UUF’s Poetry Project

Poets celebrated the release of “Harvest” on April 8.
(Front row, left to right) Cynthia Johnson, Barbara Larsen, David Clowers. (Back row, left to right) Phil Hansotia, Sharon Auberle, Nancy Rafal, Henry Timm, Hanne Gault, Ed DiMaio, Estella Lauter, Jack Redell.

“Poetry is a metaphor for engaging with the world,” Chuck Lauter said. And though he doesn’t regard himself as a poet, he is fond of poetry and confides that on occasion he has written verse and shared it with others. One of his most significant contributions to the world of poetry, however, is founding the Dickinson Series.

Each year, the United Universalist Fellowship (UUF) of Door County sponsors the Dickinson Series of poetry readings and publishes a chapbook of selected poems from the events. Every reading at the Ephraim UUF hall presents a featured poet, offers an open mic, and draws an audience of as many as 60 people.

Lauter, a retired Lawrence University administrator, is a member of the UUF’s Education and Enrichment Committee chaired by Helene Di lulio. He directs the Dickinson Series, now beginning its fourth season, and on April 8, released Harvest, the third poetry chapbook published by the fellowship.

The poetry project supports the mission of the UUF, which includes recognizing the freedom of intellectual and spiritual inquiry; promoting the worth and dignity of all persons; seeking knowledge and wisdom and exploring the vast reaches of mind and spirit; and celebrating with a caring community those truths (ancient and modern) that give meaning and direction to life.

Di lulio envisions her committee providing a political forum for UUF members and the community “to plan and organize to fulfill the needs that are out there.”

Lauter saw a need for poets in the area who were looking for a venue in which to share their work, and believes that “poetry often speaks to the spirit more than prose.” The UUF in general are “tuned into poetry,” he said, noting that their hymnal has an appendix that includes the work of many well-known poets.

“I never had any idea [the poetry project] would take off like this!” he said. The first year an average of 20 to 25 people attended the readings, but now the number has doubled. And recruiting featured readers has been easy; not only has he filled the 2012-13 season, but he already has five readers committed for the 2013-14 series.

Readers range from those with some celebrity status, such as local author Norbert Blei and state poet laureates Bruce Dethlefsen, Marilyn Taylor, and Ellen Kort; to familiar and new local poets; to student readers for the February event.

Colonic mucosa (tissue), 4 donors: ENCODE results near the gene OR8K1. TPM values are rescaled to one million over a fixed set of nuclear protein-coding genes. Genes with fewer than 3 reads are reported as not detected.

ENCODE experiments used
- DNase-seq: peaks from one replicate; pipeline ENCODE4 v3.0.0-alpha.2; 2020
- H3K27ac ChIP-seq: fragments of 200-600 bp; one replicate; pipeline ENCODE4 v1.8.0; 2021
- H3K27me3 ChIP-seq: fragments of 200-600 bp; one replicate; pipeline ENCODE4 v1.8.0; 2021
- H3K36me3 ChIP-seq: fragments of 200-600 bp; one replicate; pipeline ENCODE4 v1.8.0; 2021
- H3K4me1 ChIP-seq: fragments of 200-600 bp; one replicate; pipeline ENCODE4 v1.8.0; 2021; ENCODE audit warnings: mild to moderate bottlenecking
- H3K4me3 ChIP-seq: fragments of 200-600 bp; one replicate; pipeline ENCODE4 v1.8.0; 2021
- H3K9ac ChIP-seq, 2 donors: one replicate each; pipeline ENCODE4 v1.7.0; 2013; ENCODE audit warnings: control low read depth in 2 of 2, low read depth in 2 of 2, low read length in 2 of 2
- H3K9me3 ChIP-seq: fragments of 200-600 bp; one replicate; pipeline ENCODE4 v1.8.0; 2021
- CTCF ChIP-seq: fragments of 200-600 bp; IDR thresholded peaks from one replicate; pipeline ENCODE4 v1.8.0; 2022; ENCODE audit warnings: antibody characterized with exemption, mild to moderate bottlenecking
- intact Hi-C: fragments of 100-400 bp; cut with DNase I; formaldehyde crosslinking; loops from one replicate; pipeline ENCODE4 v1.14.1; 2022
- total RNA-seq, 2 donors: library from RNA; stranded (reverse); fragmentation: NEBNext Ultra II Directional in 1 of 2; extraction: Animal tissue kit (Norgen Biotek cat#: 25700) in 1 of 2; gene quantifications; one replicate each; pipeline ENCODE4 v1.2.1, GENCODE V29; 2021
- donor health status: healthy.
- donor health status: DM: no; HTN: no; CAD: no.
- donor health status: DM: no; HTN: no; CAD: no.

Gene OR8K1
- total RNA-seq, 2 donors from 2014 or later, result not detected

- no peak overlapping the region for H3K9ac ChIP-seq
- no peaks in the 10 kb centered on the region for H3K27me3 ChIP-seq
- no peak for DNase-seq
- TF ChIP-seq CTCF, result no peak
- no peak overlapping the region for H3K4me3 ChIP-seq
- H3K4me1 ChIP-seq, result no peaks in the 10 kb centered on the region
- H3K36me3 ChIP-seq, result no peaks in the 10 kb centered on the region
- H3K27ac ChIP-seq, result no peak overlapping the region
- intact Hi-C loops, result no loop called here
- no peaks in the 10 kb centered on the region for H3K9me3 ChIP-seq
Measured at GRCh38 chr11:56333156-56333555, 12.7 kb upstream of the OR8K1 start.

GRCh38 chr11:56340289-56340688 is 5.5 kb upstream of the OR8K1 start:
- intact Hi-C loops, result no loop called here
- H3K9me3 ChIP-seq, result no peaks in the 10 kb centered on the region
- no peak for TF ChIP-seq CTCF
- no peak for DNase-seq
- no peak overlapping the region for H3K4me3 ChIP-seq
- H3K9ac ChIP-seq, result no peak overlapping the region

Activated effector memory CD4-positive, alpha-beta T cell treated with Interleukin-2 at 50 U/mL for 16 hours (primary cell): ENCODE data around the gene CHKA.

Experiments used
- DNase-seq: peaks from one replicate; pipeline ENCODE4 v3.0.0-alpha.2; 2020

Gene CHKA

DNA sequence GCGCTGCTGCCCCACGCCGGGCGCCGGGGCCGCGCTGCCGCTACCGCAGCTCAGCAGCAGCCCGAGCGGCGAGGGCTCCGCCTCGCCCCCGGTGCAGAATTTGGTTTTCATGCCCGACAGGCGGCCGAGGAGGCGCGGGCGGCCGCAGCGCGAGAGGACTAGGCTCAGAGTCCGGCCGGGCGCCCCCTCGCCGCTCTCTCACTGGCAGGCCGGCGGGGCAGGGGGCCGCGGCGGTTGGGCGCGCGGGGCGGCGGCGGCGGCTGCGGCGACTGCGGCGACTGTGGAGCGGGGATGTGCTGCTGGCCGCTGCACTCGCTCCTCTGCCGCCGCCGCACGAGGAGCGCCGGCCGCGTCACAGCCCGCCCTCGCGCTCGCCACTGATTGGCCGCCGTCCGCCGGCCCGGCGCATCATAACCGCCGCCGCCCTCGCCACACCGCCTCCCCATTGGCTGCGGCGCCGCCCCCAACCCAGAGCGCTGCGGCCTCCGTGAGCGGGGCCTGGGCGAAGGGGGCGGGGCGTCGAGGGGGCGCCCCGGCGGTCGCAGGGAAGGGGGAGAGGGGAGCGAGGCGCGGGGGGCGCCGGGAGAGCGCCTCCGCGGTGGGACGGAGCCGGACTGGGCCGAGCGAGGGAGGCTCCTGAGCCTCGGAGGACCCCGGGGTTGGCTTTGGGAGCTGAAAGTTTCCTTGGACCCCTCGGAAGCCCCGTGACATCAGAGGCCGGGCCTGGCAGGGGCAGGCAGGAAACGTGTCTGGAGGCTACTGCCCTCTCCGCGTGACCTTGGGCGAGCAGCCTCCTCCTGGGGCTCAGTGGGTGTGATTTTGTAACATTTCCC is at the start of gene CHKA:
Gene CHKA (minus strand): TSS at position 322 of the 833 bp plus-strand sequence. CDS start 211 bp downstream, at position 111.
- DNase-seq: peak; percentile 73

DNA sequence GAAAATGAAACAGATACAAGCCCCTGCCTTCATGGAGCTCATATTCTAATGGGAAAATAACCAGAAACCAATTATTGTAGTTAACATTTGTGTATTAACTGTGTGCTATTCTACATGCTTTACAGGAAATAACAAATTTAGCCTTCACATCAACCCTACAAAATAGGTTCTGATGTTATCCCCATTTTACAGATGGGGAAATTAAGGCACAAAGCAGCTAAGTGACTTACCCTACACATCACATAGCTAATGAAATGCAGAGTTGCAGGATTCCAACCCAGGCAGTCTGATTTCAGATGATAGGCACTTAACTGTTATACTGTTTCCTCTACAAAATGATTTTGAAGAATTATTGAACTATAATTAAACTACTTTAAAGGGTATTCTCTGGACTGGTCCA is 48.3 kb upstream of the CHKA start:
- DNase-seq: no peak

“Poetry is emphasized” in the Northern Door UUF, retired Unitarian minister Cynthia Johnson said, “largely because of this area. Most congregations include programming in one of the arts, but we do music, [visual] art, poetry, and social justice.”

The UUF is technically a fellowship rather than a church, Johnson explained. Services are lay-led by members of the congregation.

“It is unusual,” she continued, “that a 100 member congregation has quality programing in all three arts.”

When someone presents an idea and offers leadership, she said, “we have an informal bureaucracy that says, if it sounds like a good idea, do it!”

A third to a quarter of the poets involved in the Dickinson Series are associated with the fellowship, she added. “We have a cultural openness to a variety of words and images for the meaning of life.

“One of our principles,” she explained, “is an acceptance of one another and an encouragement of spiritual growth.” People find meaning in a variety of words and images, “and we like to supply those abundantly and broadly.” Rather than limiting exposure to a narrow creedal, “we assemble in our individual search for meaning.”

The audiences at the readings include both people who know and appreciate poetry as literature, and those for whom writing poetry is a part of life. She is pleased with the nurturing progression that she has seen as a result of the program, readers who will say, “This is the first time I’ve read one of my poems,” and then a year or two later, offer to be a featured reader.

“Having high school students has become a fixture of the year,” she said, “an exciting commitment!”

The Dickinson Series is scheduled for 7 pm on the second Wednesday of each month. To learn more about the readings and other programs involving the arts and social justice at the UUF, visit

Harvest, this year’s poetry chapbook sells for $10 and is available at county poetry and UUFDC events, as well as a number of statewide poetry gatherings. Featured poets (including both students and adults) are Francha Barnard, Norbert Blei, Brandon Bogenschutz, Hope Bogenschutz, Katie Buske, David Clowers, Cathryn Cofell, Bruce Dethlefsen, Edward Dimaio, Anya Kopischke, Marybeth Mattson, Alicia Mickelson, June Nirschl, Judy Roy, Taylor Syers, Henry Timm, and Jasper Whalen.

2012-13 Dickinson Poetry Series Readers

May 9, Larry Eriksson; June 13, Nancy Rafal; July 11, Phil Hansotia; August 8, Rusty Mckenzie; September 12, Sharon Auberle and Ralph Murre; October 10, past Wisconsin Poet Laureate Marilyn Taylor; November 14, Chuck Sully; December 12, Steven Link; January 9, Estella Lauter ; February 13, Youth Readers; March 13, Rolf Olson